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Vain or Valuable?: The College Rankings that Actually Matter

By Tyler Wayne Patterson /// Web & Social Media Manager

Recently, Thrillist.com ranked Lewis & Clark as one of the most beautiful campuses in the country. They were transparent with their values: architecture, location & landscape and historic structures. But LC got a special shout-out that none of the other schools did. The writer included: “Apparently, the students are also really attractive, which can only makes the campus more beautiful, right?”

But here is the thing: As much as I agree, that isn’t a fact.

The Thrillist journalist didn’t visit our campus to rank the attractiveness of our buildings, gardens or student body. The journalist probably used photos, former rankings and student-reviews on sites like CollegeProwler by Pioneers themselves. Somehow the writer came to the conclusion that we were slightly less attractive than University of Michigan and slightly more attractive than Kenyon College.

So why did LC get this special shout-out?

First, LC frequently ranks high on lists of beautiful schools, which makes it a selling point for many LC students. Many students who choose LC for its appearance are looks-oriented.

Second, you know how when you are stuck with the same people the people around you start to become more and more attractive to you?

Well, if you mix these looks-oriented students who chose this campus based on its aesthetics with the small size of the community (where people look more and more attractive the longer you are here), you get student reviews raving about how attractive students are all over the internet. Reviews that Thrillist probably referred to when making their observation.

See how arbitrary this comment may have been? See how the ranking is purely based on the aesthetic preferences of one writer? College rankings are usually arbitrary.

So, what college rankings actually matter?

Well, the “Most ‘Insta-Worthy’ Campuses” list is far more useful than the US News and World Report Best Colleges Rankings.

Why? Because the factor hercampus.com is considering when developing its list of “Most Insta-Worthy Campuses” is transparent: How well does the landscape of the college translate into beautiful Instagram photos?

Meanwhile, US New & World Report ranks nearly every single college in the United States using a complicated arbitrary list of values. Things like high school counselor ratings and the self-reported income of graduates.

Why is any Liberal Arts College better or worse than another? Unless you acquire and spend time deciphering the algorithm of values, you have no idea why any college is “better.” Yet so many consumers accept these lists at face value.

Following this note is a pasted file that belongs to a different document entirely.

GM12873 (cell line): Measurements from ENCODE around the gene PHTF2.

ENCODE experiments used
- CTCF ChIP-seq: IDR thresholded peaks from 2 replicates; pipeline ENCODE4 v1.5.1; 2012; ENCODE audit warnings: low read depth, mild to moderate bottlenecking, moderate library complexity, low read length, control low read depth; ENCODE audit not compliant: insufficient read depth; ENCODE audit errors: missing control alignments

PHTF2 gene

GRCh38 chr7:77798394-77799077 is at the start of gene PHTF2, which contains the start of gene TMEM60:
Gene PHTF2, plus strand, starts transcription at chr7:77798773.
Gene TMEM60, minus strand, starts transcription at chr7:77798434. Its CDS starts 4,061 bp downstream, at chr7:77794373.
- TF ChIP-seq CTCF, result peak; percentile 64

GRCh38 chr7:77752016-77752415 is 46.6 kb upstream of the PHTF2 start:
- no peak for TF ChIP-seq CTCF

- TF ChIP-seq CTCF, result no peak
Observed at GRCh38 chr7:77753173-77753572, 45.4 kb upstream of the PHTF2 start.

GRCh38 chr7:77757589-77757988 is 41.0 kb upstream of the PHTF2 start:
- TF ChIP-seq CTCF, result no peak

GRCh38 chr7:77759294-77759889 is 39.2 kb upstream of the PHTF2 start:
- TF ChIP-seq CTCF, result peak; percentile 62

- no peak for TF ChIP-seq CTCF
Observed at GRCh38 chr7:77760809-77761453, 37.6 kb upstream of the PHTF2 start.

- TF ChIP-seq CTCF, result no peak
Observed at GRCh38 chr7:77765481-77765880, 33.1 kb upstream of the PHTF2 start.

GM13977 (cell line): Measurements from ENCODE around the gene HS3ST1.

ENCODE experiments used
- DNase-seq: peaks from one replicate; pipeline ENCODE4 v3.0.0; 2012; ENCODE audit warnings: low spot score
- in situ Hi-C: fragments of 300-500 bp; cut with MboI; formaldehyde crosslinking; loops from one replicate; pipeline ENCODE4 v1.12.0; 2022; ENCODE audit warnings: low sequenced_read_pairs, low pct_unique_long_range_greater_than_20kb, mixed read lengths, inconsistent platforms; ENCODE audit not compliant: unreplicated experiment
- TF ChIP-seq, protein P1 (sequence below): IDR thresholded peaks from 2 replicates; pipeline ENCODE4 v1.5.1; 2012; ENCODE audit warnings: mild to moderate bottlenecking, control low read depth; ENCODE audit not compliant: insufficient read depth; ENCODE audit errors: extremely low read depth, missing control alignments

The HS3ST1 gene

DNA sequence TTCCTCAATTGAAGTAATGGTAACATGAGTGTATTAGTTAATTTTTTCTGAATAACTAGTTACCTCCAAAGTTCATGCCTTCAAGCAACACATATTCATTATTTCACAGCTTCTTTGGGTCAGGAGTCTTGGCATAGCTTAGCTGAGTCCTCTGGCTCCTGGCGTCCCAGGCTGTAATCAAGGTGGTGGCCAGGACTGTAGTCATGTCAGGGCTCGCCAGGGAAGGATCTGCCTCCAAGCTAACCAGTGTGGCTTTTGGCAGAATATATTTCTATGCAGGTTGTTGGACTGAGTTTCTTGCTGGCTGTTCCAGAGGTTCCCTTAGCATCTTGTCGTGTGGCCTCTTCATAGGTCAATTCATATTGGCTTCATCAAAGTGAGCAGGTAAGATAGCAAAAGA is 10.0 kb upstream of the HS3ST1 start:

USNWR does have a lot of pull. College leadership across the nation spends enormous amounts on new facilities to compete with other schools on the list.

“Niche” college rankings

LC charts high on many “niche” lists: The Princeton Review’s 20 most ‘Birkenstock-Wearing, Tree-Hugging, Clove-Smoking Vegetarian’ colleges, Least Religious Students, Most Beautiful Campuses, Social Giveback, Best Undergraduate Teaching and Best Study Abroad Programs to name a few.

These lists, though perhaps arbitrary in where exactly each campus falls, are far more useful for deciding on a college than the comprehensive USNWR list. Do you value international scholarship, beautiful gardens to study in and vegetarian students? LC is probably the school for you—and these “niche” lists will lead you here.

But if you simply value your school being ranked against schools with student cultures and programs that don’t interest you, you would probably end up somewhere you aren’t happy.

I do not want to conclude that holistic college rankings only yield negative results. These lists hold schools accountable for delivering quality instruction and keeping prices down. But there is a problem when readers come to view the independent news sources as the sole authority of college “rankings” and accept these rankings at face value. Not everyone can go to an ivy-league school—and not everyone wants to. If you were to rely on USNWR, you’d be told that there are dozens of better schools you could be at—but are they better for your education?

Stick to lists that are transparent and share your values when you are looking for the right fit.

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